Hoskote Kere (Lake),071214

Since Snehasis could not join our group for Skandagiri on the 6th, I wanted to take him to a birding spot that he had not visited before.

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As I went down the stairs, I saw this dead

BAMBOO TREE BROWN

dead on the landing, and photographed it:

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I then dropped it respectfully in the mud of a pot downstairs, little knowing that Rohit Girotra would want me to hunt for it the next day, as he wanted a dead butterfly for his collection, and didn’t want to kill one like many others did. Alas, I could not find it!

Snehasis, Ruma and little Soham picked me up, and we headed out to Hoskote Lake.

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In a residential layout close to the lake, we began our birding with this

PADDYFIELD PIPIT:

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We came to the lake, and I found this raptor hiding in the reeds, and looking down into the water to see if it could get some breakfast…either fish or waterfowl.

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I have not seen this behaviour by raptors before! I thought that they soar on thermals, and swoop down on prey that they spot from above.

Egrets were there in plenty…

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and here’s one!

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It was an attractive “waterfowl”scape:

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BRAHMINY KITES

(this one’s a juvenile) flew around, perched,

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preyed, and ate.

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Hungry Bird!

A lone

SPOT-BILLED PELICAN

was perhaps all that was left from many more earlier in the season.

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We were also fortunate enough to meet several other birders, some of whom I knew, some of whom I was meeting face-to-face for the first time.

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I was as thrilled with the quite common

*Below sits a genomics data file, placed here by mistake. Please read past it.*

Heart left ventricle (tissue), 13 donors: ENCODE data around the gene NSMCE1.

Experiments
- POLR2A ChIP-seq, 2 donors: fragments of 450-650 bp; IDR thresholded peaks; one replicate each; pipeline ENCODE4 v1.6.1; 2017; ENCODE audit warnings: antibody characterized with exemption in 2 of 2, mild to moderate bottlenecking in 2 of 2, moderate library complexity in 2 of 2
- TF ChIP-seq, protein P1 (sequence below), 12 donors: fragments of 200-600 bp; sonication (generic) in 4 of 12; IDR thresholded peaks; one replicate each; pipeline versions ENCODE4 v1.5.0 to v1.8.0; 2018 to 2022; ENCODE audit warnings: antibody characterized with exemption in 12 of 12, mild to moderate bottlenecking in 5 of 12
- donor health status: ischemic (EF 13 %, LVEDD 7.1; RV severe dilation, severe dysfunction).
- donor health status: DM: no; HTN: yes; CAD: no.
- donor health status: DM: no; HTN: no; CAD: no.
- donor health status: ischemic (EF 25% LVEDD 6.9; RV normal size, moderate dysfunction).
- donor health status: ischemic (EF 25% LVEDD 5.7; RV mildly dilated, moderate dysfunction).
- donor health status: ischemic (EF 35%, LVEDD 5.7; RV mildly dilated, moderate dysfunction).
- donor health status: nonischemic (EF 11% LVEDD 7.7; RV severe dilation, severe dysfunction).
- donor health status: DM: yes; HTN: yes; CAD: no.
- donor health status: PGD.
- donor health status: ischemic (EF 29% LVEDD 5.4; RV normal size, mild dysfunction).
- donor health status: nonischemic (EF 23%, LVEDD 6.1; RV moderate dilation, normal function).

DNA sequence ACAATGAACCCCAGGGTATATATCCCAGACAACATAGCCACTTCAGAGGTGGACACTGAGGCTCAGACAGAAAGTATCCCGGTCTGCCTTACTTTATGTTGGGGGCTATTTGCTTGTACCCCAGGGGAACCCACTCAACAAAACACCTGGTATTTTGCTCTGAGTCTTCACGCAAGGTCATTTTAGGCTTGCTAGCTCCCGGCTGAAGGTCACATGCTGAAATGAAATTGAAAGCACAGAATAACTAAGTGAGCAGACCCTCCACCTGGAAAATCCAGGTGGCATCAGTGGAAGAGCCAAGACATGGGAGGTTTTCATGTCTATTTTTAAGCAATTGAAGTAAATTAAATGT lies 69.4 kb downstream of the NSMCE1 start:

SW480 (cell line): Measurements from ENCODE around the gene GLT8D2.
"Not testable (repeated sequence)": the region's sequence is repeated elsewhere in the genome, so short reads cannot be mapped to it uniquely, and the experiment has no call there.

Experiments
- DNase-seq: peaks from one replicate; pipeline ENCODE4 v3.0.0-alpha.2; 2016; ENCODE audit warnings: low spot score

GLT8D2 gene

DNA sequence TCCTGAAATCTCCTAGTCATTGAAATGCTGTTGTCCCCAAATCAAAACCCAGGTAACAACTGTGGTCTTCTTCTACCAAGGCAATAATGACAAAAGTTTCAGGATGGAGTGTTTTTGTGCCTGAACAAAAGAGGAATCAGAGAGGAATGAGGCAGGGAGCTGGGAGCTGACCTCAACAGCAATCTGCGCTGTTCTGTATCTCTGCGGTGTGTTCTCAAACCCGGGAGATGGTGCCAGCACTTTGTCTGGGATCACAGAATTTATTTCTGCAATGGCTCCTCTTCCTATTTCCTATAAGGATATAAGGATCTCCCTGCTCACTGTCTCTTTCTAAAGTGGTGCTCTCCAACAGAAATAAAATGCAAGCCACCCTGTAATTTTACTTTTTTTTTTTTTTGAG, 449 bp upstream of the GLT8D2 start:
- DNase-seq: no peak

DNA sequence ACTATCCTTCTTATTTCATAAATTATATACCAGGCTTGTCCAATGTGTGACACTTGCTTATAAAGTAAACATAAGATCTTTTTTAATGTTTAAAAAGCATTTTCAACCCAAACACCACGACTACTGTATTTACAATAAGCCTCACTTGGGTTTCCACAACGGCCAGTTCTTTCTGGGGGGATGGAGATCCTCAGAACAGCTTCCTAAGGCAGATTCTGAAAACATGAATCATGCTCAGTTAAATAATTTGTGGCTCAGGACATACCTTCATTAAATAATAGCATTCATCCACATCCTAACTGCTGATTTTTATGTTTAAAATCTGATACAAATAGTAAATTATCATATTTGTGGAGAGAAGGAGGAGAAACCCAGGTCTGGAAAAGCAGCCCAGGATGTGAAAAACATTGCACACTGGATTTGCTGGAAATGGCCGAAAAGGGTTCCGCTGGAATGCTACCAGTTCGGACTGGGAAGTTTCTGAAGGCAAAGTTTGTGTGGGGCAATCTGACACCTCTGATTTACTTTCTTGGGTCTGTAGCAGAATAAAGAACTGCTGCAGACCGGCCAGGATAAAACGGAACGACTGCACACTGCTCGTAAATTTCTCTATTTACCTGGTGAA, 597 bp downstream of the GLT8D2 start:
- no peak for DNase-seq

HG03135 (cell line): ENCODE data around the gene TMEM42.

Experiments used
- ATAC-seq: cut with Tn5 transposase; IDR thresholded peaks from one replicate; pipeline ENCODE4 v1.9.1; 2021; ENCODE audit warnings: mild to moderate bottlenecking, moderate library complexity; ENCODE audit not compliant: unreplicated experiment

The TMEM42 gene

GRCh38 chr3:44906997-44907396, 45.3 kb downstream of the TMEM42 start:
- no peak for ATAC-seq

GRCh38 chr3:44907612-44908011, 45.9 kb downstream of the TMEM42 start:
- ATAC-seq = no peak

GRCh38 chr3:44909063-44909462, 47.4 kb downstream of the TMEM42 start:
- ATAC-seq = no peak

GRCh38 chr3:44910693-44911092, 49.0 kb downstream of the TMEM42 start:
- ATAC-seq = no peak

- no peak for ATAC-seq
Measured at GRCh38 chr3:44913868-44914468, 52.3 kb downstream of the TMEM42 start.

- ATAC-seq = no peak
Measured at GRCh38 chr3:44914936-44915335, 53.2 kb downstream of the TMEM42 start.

BLACK DRONGO

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as I was with a not-frequent sighting of the

INDIAN SPOTTED EAGLE:

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Ok,that merits one more photo, you can see the nictitating membrane in the bird’s eye, here:

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While we looked at the bird, the bird looked at us!

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I wandered along the bank of the kere,looking for other birds, and this Warbler played hide-and-seek with me!

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Even when I got it, it refused to look at me.

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Then I caught it…this is not a stretch of the imagination!

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and finally, after twenty minutes of patient tracking…

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Meanwhile, a

RED-VENTED BULBUL

was making a shake-and-stake meal of a grasshopper:

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Unexpectedly, along the reeds of the kere, I saw several

RED AVADAVATS (this one is a female)

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We saw all three frequently-seen Kingfishers. The

WHITE-THROATED KINGFISHER

had decided to go to pot!

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The

COMMON KINGFISHER

(which I call the Small Blue, it’s no longer as common as it was)

was a sapphire treasure:

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(I didn’t get any of the Pied Kingfisher)

These

RED-WHISKERED BULBULS

rocked the scene:

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A

COMMON SANDPIPER

foraged in the shallows:

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GREAT CORMORANTS

did their diving antics for food.

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One

RED-RUMPED SWALLOW

was pestering its parent for food, though it seemed quite grown-up to me!

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They were a beautiful study in “back and front”!

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As we left, a

JERDON’S BUSHLARK

sang us a goodbye song…

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a

BROWN SHRIKE

seemed to wink at us, too.

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and a

BLACK KITE

in a Neem tree flew off.

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Ruma took Soham back to the car when he got peckish. He was an enthusiastic birder, and knows
many of the birds’ names!

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A stand of Datura (the fruit is very poisonous, and yet it is grown as an ornamental in the US!) looked beautiful.

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I watched some ants herding

PLANT HOPPERS

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How often does one find one’s name graven in stone (well, cement,at least!)?

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We visited Debashis Das and his wife on the way home, and in their 8th floor balcony, some

SCALY-BREASTED MUNIAS

were nesting!

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This was a real thrill for me, how I wish I could have birds nesting in my home!

Finally, we turned our back on the birds, and came home to breakfast.

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They turned their back on us, too…and a beautiful sight they make, from any angle!

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More photos on my FB album,

here

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